Gunmen killed a Kenyan opposition politician at his home in the early hours of today and rival ethnic gangs fought in a Nairobi slum as a month-long political crisis threatened to spiral out of control.
Newly elected Orange Democratic Movement (ODM) member of parliament Melitus Were was shot twice in the head as he reached the gate of his house shortly after midnight.
"Initial investigations indicate this was a case of murder," police spokesman Eric Kiraithe said.
ODM spokesman Tony Gachoka said, without giving evidence, that Were may have been targeted by political foes. "We want no stone unturned in the investigation, but we suspect foul play."
Government officials did not immediately comment.
Hours after Were's death, rival ethnic gangs began fighting in Nairobi's Kibera slum, not far from where he was shot. A Reuters witness saw two corpses, with cuts on the head and neck, and another man badly hurt after being forcibly circumcised.
Unrest also simmered across the volatile Rift Valley, with mobs ransacking homes and burning belongings of people trying to flee Naivasha town, north of the capital.
More than 800 people have been killed since the December vote, which the opposition says was rigged.
The violence has taken on a momentum of its own, with cycles of killing between tribes who have never reconciled divisions over land, wealth and power left by British colonial rule and exacerbated by politicians in 44 years of independence.
The former UN head Kofi Annan is spearheading attempts to mediate between Kibaki's government and the opposition led by Raila Odinga. An Annan spokesman said negotiating teams were due to begin "formal dialogue" at 4 p.m. (1300 GMT) today.
Legislator Were was shot soon after midnight as he drove up to his gate in the middle-class Woodley district of Nairobi.
His attackers fled without taking anything, police said.
A crowd gathered during the morning outside the house in a middle-class suburb on the edge of Kibera slum.
Police fired teargas into the compound to disperse mourners and supporters who had been taunting officers, a Reuters witness said. Officers briefly entered the compound before retreating down the street.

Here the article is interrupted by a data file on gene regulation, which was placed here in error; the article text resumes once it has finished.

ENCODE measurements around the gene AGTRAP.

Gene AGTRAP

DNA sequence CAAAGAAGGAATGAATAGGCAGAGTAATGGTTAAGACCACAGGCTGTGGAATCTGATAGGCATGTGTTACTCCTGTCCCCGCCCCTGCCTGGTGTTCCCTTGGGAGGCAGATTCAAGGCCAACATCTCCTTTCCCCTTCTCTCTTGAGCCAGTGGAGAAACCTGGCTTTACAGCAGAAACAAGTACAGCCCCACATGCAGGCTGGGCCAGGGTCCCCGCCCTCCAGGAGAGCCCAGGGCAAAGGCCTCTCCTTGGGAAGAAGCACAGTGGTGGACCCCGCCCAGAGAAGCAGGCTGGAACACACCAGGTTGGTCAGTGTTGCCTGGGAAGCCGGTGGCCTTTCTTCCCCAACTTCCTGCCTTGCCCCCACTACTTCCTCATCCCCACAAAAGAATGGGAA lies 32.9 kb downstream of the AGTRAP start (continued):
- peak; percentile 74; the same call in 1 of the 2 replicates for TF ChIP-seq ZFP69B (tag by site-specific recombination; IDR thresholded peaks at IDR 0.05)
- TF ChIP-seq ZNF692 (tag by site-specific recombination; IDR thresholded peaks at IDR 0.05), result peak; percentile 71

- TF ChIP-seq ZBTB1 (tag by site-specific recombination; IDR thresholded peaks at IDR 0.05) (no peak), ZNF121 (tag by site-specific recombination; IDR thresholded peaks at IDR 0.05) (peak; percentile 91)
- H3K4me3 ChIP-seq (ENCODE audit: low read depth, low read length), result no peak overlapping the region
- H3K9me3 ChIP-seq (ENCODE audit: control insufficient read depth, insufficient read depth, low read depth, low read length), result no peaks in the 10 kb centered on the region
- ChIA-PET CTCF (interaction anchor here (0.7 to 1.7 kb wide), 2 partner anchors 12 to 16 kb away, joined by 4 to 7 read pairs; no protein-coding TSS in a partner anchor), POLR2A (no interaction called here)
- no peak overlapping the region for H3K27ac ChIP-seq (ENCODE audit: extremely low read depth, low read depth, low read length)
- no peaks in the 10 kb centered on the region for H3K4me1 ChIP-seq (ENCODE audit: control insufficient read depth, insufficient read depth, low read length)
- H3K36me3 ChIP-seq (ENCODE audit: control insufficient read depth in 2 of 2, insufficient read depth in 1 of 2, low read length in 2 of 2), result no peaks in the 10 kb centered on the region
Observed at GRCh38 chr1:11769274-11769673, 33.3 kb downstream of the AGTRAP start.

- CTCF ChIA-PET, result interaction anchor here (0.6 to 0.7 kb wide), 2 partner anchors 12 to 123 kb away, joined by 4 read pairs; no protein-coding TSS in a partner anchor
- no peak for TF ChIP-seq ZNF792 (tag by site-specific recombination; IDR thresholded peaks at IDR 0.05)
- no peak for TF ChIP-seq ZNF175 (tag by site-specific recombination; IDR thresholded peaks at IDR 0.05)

Some vowed to march in protest at the death.
"It had nothing to do with robbery, it had to do with politics," supporter Colin Omondi, 26, said, holding a picture of the late MP.
In Naivasha, about an hour's drive north of Nairobi, crowds ransacked homes and burned belongings of people fleeing the lakeside town, a Reuters witness said.
Plumes of smoke rose from different parts, as members of Kibaki's Kikuyu group hunted down Luos, Luhyas and Kalenjins thought to be opposition supporters.
Nearly 100 people have died in the latest flare-up over recent days in the Rift Valley. Fighting has been largely centred on the towns of Naivasha and Nakuru, better known for their lakes and wildlife, but now deserted by tourists.
"What is alarming about the last few days is that there are evidently hidden hands organising it now. Militias are appearing ... the targeting is very specific," Britain's Africa Minister Mark Malloch Brown said on a visit to Kenya.
Both sides have traded accusations of genocide in a standoff that has shocked world leaders, who had long viewed Kenya as a peacemaker, rather than a problem, on a volatile continent.
About 250,000 people have been displaced by the violence.
Official results showed Kibaki narrowly won the Dec. 27 vote, but Odinga says victory was stolen from him by vote-rigging. International observers said the poll was flawed and diplomats are pushing for a power-sharing arrangement.